Indian, Pakistani Armies Exchange Sweets Along LOC On Eid-ul-Azha

Srinagar- Indian and Pakistani armies on Wednesday exchanged sweets at two places along the Line of Control in Kashmir on the occasion of Eid-ul-Azha, the first time since 2019.

On the occasion of Eid-ul-Azha and as a gesture for promoting peace, harmony and compassion in the true spirit of the festival, India and Pakistan armies held a flag meeting and exchanged sweets at Kaman Aman Setu, Uri and Tithwal Crossing on Kishanganga River in Tangdhar, Kupwara, a defence spokesperson said here.

The exchange of sweets along the line of control on major festivals of India and Pakistan has been a feature of the engagement between the two armies but the events were stopped in 2019 following the Pulwama suicide attack in which 40 CRPF jawans were killed

The spokesperson said the event has been held when both the Armies have been strictly following the February ceasefire agreement along the LoC.

India and Pakistan had on February 25 this year released a joint statement announcing a ceasefire along the Line of Control (LoC) in Jammu and Kashmir, following talks between their Directors General of Military Operations.

The two countries had earlier signed a ceasefire agreement in 2003 but it was repeatedly violated leading to deaths and injuries to civilians and troops on either side.

BSF, Pak Rangers exchange sweets on Eid-ul-Azha, first time since 2019

The Border Security Force (BSF) and Pakistan Rangers on Wednesday exchanged sweets at various points along the border on the occasion of Eid-ul-Azha, the first time since Pakistani side shunned the custom in 2019.

The Pakistani side had stopped the exchange after the Narendra Modi government on August 5, 2019, abrogated provisions of Article 370 of the Constitution which gave special status to Jammu and Kashmir.

A BSF spokesperson here said that "exchange of sweets took place between BSF and Pakistan Rangers on the occasion of Eid at JCP (joint check post) Attari" in Punjab's Amritsar district, which lies across the Wagah border front of Pakistan.

A similar exchange of sweets took place between the two forces along the Rajasthan front too, officials said.

This was the first time that sweets were exchanged between the two forces after the abrogation of Article 370 as the Pakistani side refused to continue with the custom, they said, adding after the developments of August 2019, the offer of exchanging sweets was made by the BSF but the Pakistani side did not reciprocate.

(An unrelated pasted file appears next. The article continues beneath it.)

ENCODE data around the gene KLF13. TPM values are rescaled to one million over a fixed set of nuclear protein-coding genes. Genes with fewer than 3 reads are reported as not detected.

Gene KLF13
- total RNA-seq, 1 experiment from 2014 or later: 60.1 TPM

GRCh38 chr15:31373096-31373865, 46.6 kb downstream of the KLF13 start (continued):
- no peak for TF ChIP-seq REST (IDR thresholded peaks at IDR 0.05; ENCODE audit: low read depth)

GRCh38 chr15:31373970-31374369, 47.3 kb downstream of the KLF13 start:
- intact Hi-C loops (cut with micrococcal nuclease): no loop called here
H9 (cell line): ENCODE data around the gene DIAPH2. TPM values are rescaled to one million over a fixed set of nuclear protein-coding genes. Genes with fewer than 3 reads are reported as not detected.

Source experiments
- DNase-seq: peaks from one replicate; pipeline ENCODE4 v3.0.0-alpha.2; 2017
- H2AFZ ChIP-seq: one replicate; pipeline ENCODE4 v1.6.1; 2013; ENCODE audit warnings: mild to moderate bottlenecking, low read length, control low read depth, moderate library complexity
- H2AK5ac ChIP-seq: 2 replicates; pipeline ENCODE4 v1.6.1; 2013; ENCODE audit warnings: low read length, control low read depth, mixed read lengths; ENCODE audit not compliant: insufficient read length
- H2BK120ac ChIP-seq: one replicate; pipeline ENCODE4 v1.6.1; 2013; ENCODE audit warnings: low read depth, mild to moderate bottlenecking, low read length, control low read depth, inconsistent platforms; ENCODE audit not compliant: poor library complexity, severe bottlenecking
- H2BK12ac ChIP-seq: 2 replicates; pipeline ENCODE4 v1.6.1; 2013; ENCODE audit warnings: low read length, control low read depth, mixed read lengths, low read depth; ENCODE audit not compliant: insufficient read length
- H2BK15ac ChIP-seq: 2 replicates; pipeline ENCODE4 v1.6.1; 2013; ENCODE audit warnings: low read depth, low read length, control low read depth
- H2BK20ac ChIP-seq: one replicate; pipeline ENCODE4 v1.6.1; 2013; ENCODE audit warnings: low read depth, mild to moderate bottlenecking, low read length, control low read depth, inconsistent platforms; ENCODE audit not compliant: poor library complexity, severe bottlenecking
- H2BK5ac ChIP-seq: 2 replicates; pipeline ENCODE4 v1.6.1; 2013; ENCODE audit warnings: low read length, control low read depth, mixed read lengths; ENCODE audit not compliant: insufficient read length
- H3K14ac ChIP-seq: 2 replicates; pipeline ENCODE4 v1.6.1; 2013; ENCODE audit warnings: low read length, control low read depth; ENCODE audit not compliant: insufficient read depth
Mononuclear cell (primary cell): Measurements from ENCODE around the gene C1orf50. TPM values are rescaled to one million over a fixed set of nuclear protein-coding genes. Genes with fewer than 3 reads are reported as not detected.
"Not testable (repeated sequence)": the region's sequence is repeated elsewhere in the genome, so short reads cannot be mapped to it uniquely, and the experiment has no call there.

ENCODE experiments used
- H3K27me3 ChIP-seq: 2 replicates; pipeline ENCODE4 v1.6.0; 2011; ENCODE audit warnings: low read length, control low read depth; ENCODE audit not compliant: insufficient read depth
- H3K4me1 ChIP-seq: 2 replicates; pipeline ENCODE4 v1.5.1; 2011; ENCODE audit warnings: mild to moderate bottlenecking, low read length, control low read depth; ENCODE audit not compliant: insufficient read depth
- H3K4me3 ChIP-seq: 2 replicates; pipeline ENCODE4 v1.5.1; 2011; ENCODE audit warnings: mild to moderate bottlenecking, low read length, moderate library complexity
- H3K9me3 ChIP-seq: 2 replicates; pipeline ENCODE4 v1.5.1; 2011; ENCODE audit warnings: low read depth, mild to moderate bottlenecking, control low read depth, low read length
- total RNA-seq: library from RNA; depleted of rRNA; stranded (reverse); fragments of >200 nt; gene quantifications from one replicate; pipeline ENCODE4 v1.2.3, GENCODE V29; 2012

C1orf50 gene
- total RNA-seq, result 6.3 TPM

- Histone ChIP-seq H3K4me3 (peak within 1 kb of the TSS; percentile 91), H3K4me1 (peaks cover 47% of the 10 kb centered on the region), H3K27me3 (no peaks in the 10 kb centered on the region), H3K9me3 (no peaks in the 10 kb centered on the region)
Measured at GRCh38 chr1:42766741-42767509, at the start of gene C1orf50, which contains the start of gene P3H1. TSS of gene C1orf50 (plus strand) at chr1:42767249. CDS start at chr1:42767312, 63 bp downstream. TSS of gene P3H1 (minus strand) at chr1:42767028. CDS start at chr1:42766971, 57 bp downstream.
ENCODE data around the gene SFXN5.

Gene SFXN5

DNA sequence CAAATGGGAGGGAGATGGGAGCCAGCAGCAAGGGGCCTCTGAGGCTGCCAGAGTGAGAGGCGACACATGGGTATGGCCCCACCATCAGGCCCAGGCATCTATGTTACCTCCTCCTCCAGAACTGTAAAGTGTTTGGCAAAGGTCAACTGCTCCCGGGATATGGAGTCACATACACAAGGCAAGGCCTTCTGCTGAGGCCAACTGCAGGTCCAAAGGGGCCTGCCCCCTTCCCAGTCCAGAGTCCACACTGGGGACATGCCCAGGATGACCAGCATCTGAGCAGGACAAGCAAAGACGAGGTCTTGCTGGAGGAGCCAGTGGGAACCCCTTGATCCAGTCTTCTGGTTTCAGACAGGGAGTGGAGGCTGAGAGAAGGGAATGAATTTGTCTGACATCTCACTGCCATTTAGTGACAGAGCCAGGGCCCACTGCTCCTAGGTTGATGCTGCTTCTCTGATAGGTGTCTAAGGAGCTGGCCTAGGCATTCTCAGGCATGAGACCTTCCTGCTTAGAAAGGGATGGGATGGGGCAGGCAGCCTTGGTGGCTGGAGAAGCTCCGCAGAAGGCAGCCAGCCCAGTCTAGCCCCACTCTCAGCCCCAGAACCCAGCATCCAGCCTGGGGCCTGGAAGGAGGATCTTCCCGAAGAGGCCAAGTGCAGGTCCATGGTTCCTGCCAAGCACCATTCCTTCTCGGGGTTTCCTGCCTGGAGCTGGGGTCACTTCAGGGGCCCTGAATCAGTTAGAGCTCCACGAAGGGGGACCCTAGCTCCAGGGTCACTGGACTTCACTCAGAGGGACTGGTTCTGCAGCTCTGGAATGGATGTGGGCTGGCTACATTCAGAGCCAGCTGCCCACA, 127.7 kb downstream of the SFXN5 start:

The BSF spokesperson, however, said this custom was suspended last year due to the outbreak of COVID-19.

The BSF guards the about 2,290 km India-Pakistan International Border (IB) that runs north to south from Jammu, Punjab, Rajasthan up to Gujarat on India's western flank.

Exchange of sweets on the occasion of Eid-ul-Azha also took place along the border in Jammu.

"This is the first exchange of sweets between the two border guarding forces (BSF and Pakistan Rangers) after the Pulwama incident (in 2019). There was no cross-border shelling for long and farmers on both sides of the border have been able to carry out their farming activities peacefully," the Jammu frontier of the BSF said in a statement.

Exchange of sweets is also undertaken by the two sides during festivals like Diwali and Eid, Republic Day, Independence Day, BSF Raising Day on December 1 and Pakistan's Independence Day on August 14.

India and Pakistan had on February 25 this year released a joint statement announcing a ceasefire along the Line of Control (LoC) in Jammu and Kashmir, following talks between their Directors General of Military Operations.

The two countries had earlier signed a ceasefire agreement in 2003 but it was repeatedly violated leading to deaths and injuries to civilians and troops on either side.

Meanwhile, a similar exchange of sweets continued as usual between the BSF and their Bangladesh counterpart BGB at multiple locations along the 4,096-km long IB on the eastern flank of the country.

"Both the border guarding forces share cordial and congenial relations. The exchange of sweets comes as a goodwill gesture and reflects true comradeship. It also helps in building and strengthening cordial relations," the BSF south Bengal frontier headquartered in Kolkata said in a statement.

It "has been a long-running tradition between the two forces to exchange sweets on the festive occasions", the BSF said.

The south Bengal frontier of the BSF guards about 903 km of the India-Bangladesh border along with the Border Guard Bangladesh (BGB).  (PTI)

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